Why memes are important on Strava

As running becomes more and more popular, it’s inevitable that some people will join the sport just to be better than everybody else. The clout chasers, the instagram-motivated, the influencers are all flocking to running as the latest craze, and they’re fierce. As usual, it’s a competition to the top, the most followers, the most likes, the biggest brand deals. That’s all fine and dandy, but it’s the punching down that sucks. In a situation this dire, somebody’s gotta punch up, too. The responsibility lies on everybody, the runners, the normies, the ugly to keep running from getting too poisoned by the internet-o-sphere. We think posting nonsense on Strava is the antidote. I guess the question is… is this about more than just memes?

It’s supposed to be fun

We have to remember that running is supposed to be FUN, or at the very least, not contribute to cycles of self-loathing. Didn’t we already leave behind the competitive nature of sports in high school? Does anybody remember high school? I think I blocked most of it out of my memory. Well, nowadays, nooobody cares. Running is not a competition; it really is one of the most solitary sports, and we don’t need everything to be a contest. I guess if you’re at a race, you can race to win, but UBRC members tend to be the ones that show up to the race for the vibes, chatting it up with whoever’s in the middle-back of the pack. When we take ourselves less seriously, we lower the bar and reduce intimidation in the culture.

Keep that shit casual

We can keep things casual! As Strava continues to rise in prominence and running becomes a bigger trend, it is imperative that we remind ourselves: We ARE runners, nothing can take that from us, and therefore, we CAN influence the culture of running. We can keep it from becoming like anything else that gets taken over by crypto-digital-nomad-gym-drop-shipping bros, and we can keep running pure. We can keep it about laughs and about shitting your pants on a half marathon. We can keep it about running home from the bar at 12:30AM. We can collectively make running LESS sterile. We can single-handedly reduce the culture of hardos and sweats, and by doing this, we can keep the culture friendly, approachable, and fun. Run an 18-minute mile and tell the story in your Strava post. Go for a walk and count it as a run. Who gives a shit? There’s nothing better than the juxtaposition of some dude’s 5 min/mile 7 mile run (tarps-off selfie included) butting up against your beer mile in the Strava feed. I mean, who’s having more fun?

The long game

Not to mention, when you keep running casual, you reduce burnout. Just like painting, we gotta keep it messy! I think Bobby Ross said something about that. Go with the flow and don’t put yourself into a box. If you do this, you’ll run with more longevity, you’ll keep it fun and interesting, and your actual performance is directly correlated with time committed. Consistency over a long period will make your times go down, your body strengthen, and if you’re keeping it casual, your general well-being will continue to rise. So, in a way, trying less hard is the path to the most consistent progress. This is much better than getting on a marathon plan the week you decide to buy a pair of running shoes, going on a 6-mile run, and completely destroying your legs. You can’t Goggins yourself out of an injury. By staying consistent and keeping our running spontaneous and varied, over time, we’ll start performing better than the Oakley Kato backwards snapback hardos.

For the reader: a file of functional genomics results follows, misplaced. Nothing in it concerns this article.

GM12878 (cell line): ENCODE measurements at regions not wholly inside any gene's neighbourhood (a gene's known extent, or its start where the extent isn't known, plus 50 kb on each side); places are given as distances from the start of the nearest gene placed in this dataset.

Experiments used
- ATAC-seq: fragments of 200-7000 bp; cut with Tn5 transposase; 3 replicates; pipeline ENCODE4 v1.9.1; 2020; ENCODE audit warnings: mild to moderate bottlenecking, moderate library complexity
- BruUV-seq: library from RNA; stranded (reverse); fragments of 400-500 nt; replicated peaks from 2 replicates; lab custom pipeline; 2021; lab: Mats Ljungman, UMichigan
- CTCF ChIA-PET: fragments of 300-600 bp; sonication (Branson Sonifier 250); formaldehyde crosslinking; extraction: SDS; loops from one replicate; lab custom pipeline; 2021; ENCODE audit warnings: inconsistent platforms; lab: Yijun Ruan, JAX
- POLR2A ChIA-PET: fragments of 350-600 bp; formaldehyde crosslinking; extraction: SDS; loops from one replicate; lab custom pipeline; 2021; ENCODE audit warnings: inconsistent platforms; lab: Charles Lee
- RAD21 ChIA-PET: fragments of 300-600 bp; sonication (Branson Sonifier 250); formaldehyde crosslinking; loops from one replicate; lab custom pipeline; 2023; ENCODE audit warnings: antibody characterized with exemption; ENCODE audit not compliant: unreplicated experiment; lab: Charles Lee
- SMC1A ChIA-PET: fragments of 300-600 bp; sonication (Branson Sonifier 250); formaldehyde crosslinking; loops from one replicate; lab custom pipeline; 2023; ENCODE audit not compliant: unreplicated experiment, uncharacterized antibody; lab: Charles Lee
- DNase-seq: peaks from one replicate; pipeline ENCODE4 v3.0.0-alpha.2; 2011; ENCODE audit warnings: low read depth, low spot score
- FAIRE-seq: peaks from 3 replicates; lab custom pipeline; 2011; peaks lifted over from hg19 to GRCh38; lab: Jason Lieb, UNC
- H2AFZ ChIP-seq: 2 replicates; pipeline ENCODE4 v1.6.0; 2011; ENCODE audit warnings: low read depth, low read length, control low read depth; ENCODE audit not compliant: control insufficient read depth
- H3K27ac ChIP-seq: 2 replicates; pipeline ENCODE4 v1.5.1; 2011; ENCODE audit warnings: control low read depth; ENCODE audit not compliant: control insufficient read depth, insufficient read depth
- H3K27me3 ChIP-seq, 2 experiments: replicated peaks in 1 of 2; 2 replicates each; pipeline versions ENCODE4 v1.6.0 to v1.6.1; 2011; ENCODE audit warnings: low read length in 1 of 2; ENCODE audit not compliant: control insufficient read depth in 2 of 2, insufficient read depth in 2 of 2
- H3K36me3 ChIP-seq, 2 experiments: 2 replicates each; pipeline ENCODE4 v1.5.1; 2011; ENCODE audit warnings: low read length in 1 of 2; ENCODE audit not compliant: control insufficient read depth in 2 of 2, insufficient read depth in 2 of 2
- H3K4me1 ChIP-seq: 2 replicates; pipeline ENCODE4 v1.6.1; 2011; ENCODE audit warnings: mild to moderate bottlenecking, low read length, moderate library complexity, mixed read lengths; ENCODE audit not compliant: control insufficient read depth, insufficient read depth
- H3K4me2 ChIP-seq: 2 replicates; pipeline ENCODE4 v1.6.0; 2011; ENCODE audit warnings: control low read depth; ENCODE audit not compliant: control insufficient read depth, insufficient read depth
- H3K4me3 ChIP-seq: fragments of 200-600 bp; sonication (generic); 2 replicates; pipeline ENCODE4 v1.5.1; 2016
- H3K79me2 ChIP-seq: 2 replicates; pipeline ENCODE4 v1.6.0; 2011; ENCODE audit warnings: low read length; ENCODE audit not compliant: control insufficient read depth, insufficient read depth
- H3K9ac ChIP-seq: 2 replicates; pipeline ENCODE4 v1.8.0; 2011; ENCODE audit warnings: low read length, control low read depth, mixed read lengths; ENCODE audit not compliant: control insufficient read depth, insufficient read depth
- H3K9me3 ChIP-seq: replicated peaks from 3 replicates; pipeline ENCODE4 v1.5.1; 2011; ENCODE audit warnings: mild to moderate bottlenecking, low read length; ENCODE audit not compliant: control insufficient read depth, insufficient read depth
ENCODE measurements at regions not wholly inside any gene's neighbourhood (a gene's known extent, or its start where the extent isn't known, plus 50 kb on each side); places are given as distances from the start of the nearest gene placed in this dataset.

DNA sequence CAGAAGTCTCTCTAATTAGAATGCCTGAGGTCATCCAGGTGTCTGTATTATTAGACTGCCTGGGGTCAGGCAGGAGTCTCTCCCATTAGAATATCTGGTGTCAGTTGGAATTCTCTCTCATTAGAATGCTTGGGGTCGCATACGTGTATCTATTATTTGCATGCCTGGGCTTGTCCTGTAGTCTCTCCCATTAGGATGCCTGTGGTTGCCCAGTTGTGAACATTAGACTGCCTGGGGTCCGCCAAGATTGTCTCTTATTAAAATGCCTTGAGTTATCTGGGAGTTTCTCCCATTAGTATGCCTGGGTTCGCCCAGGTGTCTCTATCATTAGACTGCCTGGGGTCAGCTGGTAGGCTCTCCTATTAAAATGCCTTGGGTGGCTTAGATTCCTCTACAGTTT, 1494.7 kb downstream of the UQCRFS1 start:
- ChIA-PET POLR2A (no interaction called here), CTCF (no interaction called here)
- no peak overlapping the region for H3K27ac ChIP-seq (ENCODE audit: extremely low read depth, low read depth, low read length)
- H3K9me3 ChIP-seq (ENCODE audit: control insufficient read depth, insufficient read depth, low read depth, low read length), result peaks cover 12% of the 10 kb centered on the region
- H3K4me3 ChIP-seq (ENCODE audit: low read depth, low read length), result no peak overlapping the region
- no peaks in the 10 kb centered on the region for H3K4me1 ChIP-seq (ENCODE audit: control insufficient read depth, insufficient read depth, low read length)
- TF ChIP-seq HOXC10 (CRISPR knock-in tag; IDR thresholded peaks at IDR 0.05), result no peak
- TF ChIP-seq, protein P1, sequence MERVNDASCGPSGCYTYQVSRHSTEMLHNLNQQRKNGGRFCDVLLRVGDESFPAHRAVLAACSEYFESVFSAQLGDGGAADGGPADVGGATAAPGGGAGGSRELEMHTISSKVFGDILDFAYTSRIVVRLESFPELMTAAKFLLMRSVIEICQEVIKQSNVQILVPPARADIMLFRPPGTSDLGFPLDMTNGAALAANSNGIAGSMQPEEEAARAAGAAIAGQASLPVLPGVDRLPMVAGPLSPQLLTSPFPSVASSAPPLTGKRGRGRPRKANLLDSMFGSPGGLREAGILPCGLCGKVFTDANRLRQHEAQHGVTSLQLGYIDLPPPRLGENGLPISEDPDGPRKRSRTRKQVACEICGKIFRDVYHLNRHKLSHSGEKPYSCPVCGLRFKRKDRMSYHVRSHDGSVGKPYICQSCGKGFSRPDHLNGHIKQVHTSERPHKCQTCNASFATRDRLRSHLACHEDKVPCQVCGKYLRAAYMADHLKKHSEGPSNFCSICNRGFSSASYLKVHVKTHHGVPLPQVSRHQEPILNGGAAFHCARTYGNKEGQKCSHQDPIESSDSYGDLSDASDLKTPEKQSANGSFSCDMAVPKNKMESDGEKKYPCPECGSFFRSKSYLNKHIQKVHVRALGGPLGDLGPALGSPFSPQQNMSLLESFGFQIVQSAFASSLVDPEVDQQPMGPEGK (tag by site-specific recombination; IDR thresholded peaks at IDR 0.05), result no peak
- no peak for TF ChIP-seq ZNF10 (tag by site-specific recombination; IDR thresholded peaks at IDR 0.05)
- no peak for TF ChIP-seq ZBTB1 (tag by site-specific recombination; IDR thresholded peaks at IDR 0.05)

You’re cruising along, finally getting that run in that you’ve avoided all day. Your shoes are still sweaty from yesterday and muddy from the weekend. You had a coffee with probably too much sugary creamer in it AND hit the penjamin, just to get off the couch. You run past some person in the $300 Nike AlphaFly 3s, goo packs in tow, absolutely cooking. You could feel bad for yourself, but you remind yourself: when you finish this, you got a run in today, too. Not to mention you’re buzzing off the mental chemical cocktail and loud music damaging your ears. There is, somehow, satisfaction, knowing that you’re out there enjoying it, while they’re taking themselves way too seriously. Who cares if they’re faster or fitter? In the end, it’s all about enjoying the ride and having good time, whatever that means for you. Moreover, in the back of your mind, you know you screenshotted a FIRE meme to accoutrement the 19min/mile Strava post.

A note…

Shout out Max Joliffe for being a meme maverick. Max runs for Satisfy and throws down insane numbers, peppering his posts with a single well-selected meme from likely ethereal sources. I think half of the memes shown here are pulled straight from his page, so, thanks Max, for continuing to lower the brow.

Oh- and yeah, I guess this isn’t really about memes, it’s about pushing against the enshittification and competitive clout crap that tends to happen when things become vogue, or popular. The zeitgeist. Some may say. Consider UBRC to be a group that pushes against that notion. Enough yapping. Here’s some memes. Steal them, please.


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